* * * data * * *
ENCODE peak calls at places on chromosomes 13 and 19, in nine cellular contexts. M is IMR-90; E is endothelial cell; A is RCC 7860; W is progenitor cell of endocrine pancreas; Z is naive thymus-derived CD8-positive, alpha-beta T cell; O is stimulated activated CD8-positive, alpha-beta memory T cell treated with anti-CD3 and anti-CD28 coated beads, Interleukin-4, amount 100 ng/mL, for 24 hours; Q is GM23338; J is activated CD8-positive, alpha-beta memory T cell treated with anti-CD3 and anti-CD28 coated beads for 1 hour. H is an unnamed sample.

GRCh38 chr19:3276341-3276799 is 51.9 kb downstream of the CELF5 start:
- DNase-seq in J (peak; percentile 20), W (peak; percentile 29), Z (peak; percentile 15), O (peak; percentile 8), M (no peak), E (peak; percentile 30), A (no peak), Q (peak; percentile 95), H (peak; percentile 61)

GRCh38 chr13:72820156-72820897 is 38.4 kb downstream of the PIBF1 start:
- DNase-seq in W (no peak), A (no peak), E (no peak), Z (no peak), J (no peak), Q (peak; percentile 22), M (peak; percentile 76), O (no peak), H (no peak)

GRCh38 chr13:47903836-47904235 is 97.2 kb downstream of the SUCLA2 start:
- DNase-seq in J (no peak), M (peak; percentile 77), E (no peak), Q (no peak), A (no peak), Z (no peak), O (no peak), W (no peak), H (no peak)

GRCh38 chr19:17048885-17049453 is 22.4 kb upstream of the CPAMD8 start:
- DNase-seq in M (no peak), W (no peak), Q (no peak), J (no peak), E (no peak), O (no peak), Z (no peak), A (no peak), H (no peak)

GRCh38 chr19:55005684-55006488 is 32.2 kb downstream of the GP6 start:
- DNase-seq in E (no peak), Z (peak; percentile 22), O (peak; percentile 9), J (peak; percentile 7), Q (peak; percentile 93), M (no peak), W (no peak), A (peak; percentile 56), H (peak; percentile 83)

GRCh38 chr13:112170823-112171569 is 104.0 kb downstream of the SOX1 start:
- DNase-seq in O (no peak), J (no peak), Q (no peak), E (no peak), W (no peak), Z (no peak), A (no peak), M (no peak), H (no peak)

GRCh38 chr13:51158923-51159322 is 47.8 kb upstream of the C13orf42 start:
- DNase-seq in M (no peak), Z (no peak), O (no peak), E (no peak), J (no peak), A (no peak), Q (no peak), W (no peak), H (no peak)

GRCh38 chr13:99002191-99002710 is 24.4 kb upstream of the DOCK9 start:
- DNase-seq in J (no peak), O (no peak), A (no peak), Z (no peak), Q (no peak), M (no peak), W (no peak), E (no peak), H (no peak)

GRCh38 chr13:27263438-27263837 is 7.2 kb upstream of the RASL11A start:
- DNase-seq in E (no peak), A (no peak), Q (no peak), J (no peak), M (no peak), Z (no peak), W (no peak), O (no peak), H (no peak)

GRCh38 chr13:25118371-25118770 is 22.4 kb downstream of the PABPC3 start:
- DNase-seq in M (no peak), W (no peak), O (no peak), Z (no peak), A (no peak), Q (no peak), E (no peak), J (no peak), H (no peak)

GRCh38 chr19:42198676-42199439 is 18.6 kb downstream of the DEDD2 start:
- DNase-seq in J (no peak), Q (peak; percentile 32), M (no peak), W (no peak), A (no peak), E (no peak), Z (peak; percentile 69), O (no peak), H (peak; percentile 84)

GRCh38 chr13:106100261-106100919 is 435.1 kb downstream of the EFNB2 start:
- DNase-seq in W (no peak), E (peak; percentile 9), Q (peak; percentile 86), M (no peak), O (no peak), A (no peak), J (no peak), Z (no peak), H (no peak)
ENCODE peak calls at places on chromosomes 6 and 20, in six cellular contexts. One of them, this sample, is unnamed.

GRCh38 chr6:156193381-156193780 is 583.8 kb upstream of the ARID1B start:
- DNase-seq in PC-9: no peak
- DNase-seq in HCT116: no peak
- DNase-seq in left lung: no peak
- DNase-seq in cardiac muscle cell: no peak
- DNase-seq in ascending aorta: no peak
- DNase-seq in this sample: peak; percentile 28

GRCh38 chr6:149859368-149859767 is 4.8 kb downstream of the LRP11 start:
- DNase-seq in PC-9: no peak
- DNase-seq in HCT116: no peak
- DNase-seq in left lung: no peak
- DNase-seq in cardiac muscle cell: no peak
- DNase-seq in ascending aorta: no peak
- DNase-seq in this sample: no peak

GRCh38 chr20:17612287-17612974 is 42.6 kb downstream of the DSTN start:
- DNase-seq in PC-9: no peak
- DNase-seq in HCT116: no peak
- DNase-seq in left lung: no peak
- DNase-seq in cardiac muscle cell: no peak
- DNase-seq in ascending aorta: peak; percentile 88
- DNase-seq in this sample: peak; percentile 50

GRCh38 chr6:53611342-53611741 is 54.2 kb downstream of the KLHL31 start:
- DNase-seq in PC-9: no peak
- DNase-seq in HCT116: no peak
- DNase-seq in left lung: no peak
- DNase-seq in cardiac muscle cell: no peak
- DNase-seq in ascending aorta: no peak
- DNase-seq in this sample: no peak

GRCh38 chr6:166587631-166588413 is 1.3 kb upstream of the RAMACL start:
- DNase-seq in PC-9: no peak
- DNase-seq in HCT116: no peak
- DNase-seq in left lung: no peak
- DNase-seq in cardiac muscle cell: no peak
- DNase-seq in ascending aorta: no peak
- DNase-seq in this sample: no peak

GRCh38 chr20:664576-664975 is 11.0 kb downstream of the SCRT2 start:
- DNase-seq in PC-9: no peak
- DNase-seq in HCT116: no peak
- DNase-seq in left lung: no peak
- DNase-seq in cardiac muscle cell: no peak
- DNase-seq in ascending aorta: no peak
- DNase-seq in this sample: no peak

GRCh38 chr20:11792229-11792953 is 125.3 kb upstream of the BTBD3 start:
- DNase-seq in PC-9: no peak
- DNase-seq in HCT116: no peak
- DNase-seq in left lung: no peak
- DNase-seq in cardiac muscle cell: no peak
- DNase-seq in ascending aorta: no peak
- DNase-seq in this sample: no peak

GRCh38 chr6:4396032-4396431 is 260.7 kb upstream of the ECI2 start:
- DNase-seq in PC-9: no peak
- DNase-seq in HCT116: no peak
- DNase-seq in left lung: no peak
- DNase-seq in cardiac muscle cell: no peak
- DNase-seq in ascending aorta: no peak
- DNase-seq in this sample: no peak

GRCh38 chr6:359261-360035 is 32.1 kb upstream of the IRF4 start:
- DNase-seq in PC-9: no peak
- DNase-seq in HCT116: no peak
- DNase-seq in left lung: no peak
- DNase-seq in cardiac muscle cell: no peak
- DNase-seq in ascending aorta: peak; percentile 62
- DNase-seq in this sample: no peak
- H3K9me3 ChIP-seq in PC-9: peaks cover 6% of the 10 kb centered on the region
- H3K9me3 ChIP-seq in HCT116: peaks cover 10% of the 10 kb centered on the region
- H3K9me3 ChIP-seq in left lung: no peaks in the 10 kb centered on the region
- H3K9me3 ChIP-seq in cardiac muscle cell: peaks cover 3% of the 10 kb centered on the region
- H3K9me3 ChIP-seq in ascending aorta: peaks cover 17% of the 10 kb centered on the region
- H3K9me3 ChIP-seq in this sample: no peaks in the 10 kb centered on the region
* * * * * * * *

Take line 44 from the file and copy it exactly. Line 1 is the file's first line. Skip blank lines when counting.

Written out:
- DNase-seq in left lung: no peak